The Rose Bowl’s history also is vital to Wisconsin quarterback Russell Wilson, who acknowledged a feeling of wonder when he visited the stadium last week. Badgers safety Aaron Henry says his teammates have their awe in check after last season’s loss, instead focusing on removing the empty feeling they brought home from Southern California.

“To go through everything we went through to get here the last two years, we don’t want to lose it twice,” Henry said. “This game means too much for our careers and our lives. This is history right here.”

Many players on both teams still remain from the schools’ last Rose Bowl teams, but two new quarterbacks are in charge.

Wilson is wrapping up his incredible single season at Wisconsin by fulfilling his late father’s wish to see him on the hallowed turf in Pasadena, while Thomas is completing his second standout season after replacing Jeremiah Masoli.

“It’s a great matchup because they’re an all-around team,” Thomas said.

“They’re not going to do anything to show you a look you haven’t seen. They are a base team, and they’re going to come out and do their thing.”

Just about the only certainty in this matchup is Wisconsin’s offence controlling the ball for most of the minutes on the clock. With their run-based offence and another massive front line, the Badgers led the Big Ten in time of possession, while Oregon’s highly caffeinated offence had the ball for fewer minutes than any offence in the Pac-12.

Although Oregon has absolutely no interest in time of possession, the Ducks’ biggest obstacle might be time — specifically the time Wisconsin gets to prepare for their schemes. During Kelly’s revolutionary three seasons, Oregon is 1-4 in season openers and bowl games when opposing staffs have extra weeks to prepare for the hurry-up offence.

Kelly realizes his teams haven’t fared well when returning from a long layoff, but doesn’t see any rust on his Ducks.

“I think if you make a big deal out of it, it turns into a big deal for your players,” Kelly said. “As long as you’re consistent in your approach, everybody is dealing with the same thing.”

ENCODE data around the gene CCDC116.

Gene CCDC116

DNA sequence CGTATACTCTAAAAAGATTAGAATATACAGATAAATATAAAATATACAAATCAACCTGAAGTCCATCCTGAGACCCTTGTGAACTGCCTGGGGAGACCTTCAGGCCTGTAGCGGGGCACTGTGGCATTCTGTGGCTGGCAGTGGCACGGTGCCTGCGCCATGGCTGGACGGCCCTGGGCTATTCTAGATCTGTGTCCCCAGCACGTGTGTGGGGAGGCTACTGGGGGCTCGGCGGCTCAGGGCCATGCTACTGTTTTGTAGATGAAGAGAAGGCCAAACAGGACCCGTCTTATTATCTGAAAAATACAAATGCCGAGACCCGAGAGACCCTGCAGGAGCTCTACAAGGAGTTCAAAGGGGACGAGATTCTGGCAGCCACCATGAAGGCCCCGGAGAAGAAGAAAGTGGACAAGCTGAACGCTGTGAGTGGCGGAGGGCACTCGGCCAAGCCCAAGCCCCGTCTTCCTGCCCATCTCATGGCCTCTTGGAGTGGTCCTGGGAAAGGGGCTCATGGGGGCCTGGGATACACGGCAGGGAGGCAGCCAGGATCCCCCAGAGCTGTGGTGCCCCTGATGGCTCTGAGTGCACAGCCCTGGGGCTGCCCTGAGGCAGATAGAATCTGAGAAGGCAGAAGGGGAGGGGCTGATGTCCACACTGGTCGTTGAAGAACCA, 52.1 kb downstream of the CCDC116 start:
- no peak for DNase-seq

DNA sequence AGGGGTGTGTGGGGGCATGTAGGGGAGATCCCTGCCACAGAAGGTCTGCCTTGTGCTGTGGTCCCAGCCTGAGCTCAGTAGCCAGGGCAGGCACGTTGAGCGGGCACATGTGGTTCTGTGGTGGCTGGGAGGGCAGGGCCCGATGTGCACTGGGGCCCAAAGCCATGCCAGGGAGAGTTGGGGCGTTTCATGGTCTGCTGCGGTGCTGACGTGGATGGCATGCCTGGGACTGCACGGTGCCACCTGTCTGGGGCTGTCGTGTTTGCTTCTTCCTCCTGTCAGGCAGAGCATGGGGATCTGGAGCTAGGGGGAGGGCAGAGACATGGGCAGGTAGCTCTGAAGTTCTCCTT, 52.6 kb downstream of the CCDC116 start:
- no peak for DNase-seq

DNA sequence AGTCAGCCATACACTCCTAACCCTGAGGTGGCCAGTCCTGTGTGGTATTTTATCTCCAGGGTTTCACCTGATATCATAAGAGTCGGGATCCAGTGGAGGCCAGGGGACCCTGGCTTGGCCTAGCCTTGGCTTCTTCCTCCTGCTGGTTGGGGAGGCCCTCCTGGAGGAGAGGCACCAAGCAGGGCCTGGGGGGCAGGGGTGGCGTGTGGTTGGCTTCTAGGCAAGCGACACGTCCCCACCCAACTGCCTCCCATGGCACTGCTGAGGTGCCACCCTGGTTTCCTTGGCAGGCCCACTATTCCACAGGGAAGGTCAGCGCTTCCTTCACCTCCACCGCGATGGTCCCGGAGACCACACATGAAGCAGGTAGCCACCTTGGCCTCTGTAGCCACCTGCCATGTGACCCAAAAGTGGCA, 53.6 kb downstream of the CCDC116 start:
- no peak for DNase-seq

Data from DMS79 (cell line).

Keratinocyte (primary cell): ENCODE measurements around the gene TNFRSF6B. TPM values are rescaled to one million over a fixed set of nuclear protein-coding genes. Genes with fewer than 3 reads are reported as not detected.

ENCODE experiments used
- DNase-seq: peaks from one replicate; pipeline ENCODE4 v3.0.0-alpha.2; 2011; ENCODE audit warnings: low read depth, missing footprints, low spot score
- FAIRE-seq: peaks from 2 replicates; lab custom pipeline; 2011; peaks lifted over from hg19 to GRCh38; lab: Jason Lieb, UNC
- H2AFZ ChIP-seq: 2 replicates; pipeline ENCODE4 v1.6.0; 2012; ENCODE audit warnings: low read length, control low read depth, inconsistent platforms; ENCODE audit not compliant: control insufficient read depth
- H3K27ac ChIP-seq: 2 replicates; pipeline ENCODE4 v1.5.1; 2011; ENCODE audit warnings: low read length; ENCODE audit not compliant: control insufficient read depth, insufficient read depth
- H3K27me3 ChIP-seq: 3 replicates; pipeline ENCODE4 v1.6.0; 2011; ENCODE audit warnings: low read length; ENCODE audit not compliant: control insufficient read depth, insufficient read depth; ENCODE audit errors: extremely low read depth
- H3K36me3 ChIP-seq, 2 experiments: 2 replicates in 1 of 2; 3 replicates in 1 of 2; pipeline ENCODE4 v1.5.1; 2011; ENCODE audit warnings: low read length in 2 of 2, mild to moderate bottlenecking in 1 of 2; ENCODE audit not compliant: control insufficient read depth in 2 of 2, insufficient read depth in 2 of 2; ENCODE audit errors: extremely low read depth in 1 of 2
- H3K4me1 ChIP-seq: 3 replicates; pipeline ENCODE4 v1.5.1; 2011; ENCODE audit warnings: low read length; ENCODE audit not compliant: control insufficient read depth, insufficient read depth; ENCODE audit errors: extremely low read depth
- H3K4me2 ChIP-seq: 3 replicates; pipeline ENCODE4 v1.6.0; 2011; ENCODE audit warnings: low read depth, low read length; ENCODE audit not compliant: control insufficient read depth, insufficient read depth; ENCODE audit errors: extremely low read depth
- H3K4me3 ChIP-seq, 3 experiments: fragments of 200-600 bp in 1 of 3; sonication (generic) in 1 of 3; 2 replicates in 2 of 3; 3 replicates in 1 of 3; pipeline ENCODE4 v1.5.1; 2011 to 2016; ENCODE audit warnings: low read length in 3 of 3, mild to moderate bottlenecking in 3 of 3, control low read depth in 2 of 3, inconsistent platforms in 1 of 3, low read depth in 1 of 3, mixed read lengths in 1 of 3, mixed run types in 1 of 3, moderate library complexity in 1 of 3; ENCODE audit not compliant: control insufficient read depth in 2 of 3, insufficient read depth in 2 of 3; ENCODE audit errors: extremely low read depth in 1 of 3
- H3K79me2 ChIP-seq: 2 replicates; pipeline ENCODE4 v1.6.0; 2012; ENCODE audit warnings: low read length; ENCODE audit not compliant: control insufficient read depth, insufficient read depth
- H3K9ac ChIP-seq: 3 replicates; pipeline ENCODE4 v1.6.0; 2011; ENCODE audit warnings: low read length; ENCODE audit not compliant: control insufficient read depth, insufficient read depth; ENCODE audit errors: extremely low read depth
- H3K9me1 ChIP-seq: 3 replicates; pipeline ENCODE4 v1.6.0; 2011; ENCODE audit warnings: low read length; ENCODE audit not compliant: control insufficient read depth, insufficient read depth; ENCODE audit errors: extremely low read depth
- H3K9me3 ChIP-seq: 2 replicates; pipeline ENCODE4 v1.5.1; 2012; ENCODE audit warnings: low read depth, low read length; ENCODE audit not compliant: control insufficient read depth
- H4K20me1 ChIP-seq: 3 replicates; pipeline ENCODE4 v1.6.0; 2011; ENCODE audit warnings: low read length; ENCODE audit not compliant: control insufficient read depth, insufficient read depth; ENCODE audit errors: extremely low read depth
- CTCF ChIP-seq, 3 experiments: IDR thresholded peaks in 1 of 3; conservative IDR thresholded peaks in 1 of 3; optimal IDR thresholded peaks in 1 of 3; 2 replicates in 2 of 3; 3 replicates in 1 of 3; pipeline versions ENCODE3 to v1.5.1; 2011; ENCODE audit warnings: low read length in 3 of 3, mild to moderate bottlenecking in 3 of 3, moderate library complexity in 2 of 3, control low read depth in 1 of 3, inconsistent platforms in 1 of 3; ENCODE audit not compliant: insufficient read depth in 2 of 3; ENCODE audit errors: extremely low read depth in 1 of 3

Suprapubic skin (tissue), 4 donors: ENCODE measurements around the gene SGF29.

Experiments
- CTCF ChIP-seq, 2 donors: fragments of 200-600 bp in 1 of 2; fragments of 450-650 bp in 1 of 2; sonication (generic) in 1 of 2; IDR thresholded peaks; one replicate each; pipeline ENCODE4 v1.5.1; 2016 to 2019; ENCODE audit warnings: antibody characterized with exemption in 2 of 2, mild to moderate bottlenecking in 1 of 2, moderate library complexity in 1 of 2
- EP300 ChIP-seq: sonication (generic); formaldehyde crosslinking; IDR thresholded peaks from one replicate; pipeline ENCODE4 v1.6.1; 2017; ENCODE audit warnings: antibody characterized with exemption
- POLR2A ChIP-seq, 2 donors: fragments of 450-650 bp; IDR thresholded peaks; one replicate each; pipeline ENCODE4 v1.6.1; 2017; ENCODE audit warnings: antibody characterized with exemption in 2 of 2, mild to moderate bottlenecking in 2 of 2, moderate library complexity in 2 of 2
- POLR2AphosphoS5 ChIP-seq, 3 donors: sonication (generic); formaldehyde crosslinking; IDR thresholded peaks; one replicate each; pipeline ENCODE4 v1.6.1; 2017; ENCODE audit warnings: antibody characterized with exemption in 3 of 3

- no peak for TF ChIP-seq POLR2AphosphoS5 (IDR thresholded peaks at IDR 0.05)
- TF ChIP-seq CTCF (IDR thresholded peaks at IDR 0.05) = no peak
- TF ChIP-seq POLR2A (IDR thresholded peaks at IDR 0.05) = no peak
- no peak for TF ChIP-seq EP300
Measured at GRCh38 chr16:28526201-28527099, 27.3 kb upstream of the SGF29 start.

The game also matches arguably college football’s top two tailbacks in what’s likely to be their final games before declaring for the NFL draft.

With one more touchdown in his spectacular season, Wisconsin’s Montee Ball can tie Barry Sanders’ FBS record of 39 TDs in a season.

And with 1,759 yards rushing entering the game, he’s likely to take the NCAA rushing title away from Oregon’s LaMichael James, who won it last year and merely leads the FBS this fall with 149.6 yards per game.

Tradition will always be served at the Rose Bowl, but even Wisconsin made a few minor alterations to its long-hallowed red-and-white uniforms before the game.

The Badgers realize Oregon will be wearing Nike’s latest creations, including a helmet that reflected the lights of the Los Angeles hotel ballroom where it was unveiled shortly after Christmas.

Henry thinks the Ducks’ progressive fashion sense could even help the tradition-rich Badgers in the biggest game of the season.

“It gives us a better target,” Henry said. “It gives us the ability to see them a little better and make tackles or make plays.

on the ball. A lot of our guys, to get rid of the reflection, wear eye-black. I don’t think we’re going to have a problem.”